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🌞 China 2x EU Solar. 70% Public Distance Learners. Diabetes Mortality.

Chart of the Day #81 looks at Distance Learning, Solar Energy Capacity, and Diabetes and Kidney Diseases.

Tashi delek πŸ‘‹

South Korea is strategizing a space-based solar power project aimed at deploying a satellite capable of generating 120GW of power. This translates to approximately 1TWh of electricity annually, which is almost double the nation’s electricity consumption in 2021. Surgeons successfully performed the first-ever organ transplant on a patient with a mechanical heart pump. The patient, facing heart and kidney failure, received a mechanical heart and a gene-edited pig kidney.

Today's Topics

πŸŽ“ Distance Learning. US public institutions enrolled 70% of exclusive distance learners
β˜€οΈ Solar Power. China leads in solar PV, 2x the EU's capacity
πŸ’‰ Kidney Disease. Women exhibit higher rates of diabetic kidney disease 

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πŸŽ“ US Public Institutions Enrolled 70% of Exclusive Distance Learners

Out of 18.7 million students enrolled in degree-granting postsecondary institutions in the United States in 2021, 60% opted for distance education courses. Among the exclusive distance learning students, 69.3% were enrolled in public institutions, with the remaining 30.7% in private ones.  As schools reopened in 2021, traditional degree-seeking students returned to in-person learning, prompting universities and students to prioritize in-person learning experiences, while the overall growth of online education continued.

Distance learning reduced overall costs for students by eliminating travel and lodging expenses, making education more convenient and accessible to a wider range of learners. Conversely, online learning can also have drawbacks, such as decreased student engagement and challenges with social interaction. As the pandemic situation improved, students who struggled with remote learning chose to return to traditional in-person classes marking a decline of 3 million distance learning students compared to fall 2020.

🌞 China Leads in Solar PV, 2x The EU's Capacity

In 2022, China led global solar photovoltaic (PV) capacity, achieving a cumulative capacity of 414.5 GW, more than twice that of the European Union's. The EU made significant strides, increasing its solar power generation capacity by 25% from 167.5 GW in 2021 to 208.9 GW in 2022, with Germany leading in solar installations. Japan, however, has faced challenges in expanding its solar capacity due to geographic constraints like its mountainous terrain, susceptibility to natural disasters, and high population density, which limits the available space for large-scale solar installations.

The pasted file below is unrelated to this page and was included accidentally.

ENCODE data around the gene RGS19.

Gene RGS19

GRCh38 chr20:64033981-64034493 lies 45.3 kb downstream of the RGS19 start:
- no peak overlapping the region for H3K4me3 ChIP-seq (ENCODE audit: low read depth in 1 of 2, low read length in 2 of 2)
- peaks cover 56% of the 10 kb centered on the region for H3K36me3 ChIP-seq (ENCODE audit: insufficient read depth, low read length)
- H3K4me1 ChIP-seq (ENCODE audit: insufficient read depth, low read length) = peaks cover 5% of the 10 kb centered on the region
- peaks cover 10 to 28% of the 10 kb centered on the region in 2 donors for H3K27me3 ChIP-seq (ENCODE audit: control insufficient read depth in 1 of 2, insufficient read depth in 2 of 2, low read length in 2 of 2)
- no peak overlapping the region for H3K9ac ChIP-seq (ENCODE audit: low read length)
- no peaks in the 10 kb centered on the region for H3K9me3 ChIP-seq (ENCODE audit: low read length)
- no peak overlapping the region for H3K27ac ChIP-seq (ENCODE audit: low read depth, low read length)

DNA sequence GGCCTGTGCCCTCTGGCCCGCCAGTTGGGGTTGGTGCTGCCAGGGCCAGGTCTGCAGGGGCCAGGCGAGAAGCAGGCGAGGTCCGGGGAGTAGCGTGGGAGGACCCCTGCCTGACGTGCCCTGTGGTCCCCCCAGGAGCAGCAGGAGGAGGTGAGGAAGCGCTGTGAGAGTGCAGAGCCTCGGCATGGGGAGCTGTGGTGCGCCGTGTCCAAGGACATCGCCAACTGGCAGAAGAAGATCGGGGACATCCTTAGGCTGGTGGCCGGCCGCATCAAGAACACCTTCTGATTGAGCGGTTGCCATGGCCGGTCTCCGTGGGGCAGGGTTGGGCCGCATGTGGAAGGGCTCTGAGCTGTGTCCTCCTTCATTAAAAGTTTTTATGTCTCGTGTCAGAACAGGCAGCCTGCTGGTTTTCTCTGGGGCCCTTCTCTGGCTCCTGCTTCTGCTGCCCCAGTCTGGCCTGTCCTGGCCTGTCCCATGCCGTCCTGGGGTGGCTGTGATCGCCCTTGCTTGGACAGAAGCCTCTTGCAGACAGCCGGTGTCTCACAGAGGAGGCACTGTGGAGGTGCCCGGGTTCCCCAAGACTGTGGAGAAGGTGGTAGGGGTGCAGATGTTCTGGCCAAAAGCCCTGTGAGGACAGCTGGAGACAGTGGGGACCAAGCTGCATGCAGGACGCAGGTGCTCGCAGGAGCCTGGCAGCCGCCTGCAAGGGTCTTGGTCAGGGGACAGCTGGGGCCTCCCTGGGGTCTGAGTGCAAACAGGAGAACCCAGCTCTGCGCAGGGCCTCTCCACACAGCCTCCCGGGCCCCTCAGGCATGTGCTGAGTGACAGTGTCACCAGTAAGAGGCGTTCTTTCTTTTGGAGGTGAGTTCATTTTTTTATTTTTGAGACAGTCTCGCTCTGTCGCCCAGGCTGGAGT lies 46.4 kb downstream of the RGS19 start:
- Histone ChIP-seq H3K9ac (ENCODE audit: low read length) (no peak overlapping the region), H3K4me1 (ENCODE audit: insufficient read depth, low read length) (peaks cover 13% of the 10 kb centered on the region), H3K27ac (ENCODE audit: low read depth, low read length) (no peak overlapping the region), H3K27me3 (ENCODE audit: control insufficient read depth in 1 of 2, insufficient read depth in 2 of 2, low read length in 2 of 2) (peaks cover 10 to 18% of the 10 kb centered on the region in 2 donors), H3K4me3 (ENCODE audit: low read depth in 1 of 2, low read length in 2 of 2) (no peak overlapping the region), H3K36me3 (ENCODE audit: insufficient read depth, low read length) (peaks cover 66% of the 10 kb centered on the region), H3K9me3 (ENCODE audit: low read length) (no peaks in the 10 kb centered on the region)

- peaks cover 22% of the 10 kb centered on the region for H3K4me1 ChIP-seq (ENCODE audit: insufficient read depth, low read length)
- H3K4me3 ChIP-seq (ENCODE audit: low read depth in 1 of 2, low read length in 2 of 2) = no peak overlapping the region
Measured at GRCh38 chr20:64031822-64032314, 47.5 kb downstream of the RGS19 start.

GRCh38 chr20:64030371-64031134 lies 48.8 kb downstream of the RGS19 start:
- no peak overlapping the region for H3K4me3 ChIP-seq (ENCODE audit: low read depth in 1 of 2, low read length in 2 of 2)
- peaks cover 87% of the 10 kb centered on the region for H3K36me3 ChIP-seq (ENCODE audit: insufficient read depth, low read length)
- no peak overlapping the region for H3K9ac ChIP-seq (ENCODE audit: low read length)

In 2023, China further increased its solar power capacity by 55.2%, adding over 216 GW, supported by government subsidies, tax incentives, and supportive policies aimed at promoting solar energy growth. Meanwhile, India has made advances in gaining more solar investments, securing $3.8 billion in foreign direct investment over the past three years through September 2023. Despite this progress, India's renewable energy projects faced challenges in 2023, including delays and uncertainties stemming from policy decisions, political factors, and supply chain disruptions. In the European Union, Germany and the Netherlands have been key players in solar development. However, a shifting focus towards wind energy indicates that future solar capacity expansions in these countries may be limited.

🧁 Women Exhibit Higher Rates of Diabetic Kidney Disease

In Europe, the number of women dying from chronic kidney disease (CKD) is increasing at a faster rate than men, due to the prevalence of type 2 diabetes. In 2019, men experienced 3.8 deaths per 100,000 of the population from CKD, marking a 17.4% increase since 2010. In comparison, there was a 25% increase in deaths of females recorded since 2010.

CKD is common among people with diabetes, with approximately 1 in 3 adults with diabetes also having CKD. As CKD often develops slowly and with minimal symptoms, many patients fail to get diagnosed until they reach advanced stages requiring dialysis or kidney transplants. This delayed diagnosis may have contributed to the escalating mortality rates observed among both genders. Many individuals with diabetes also develop high blood pressure (HBP), affecting approximately 1 in 5 diabetes patients. HBP is also the second leading cause of kidney failure, as it has the potential to exacerbate kidney damage by causing blood vessels to constrict, eventually weakening them and hindering filtration.

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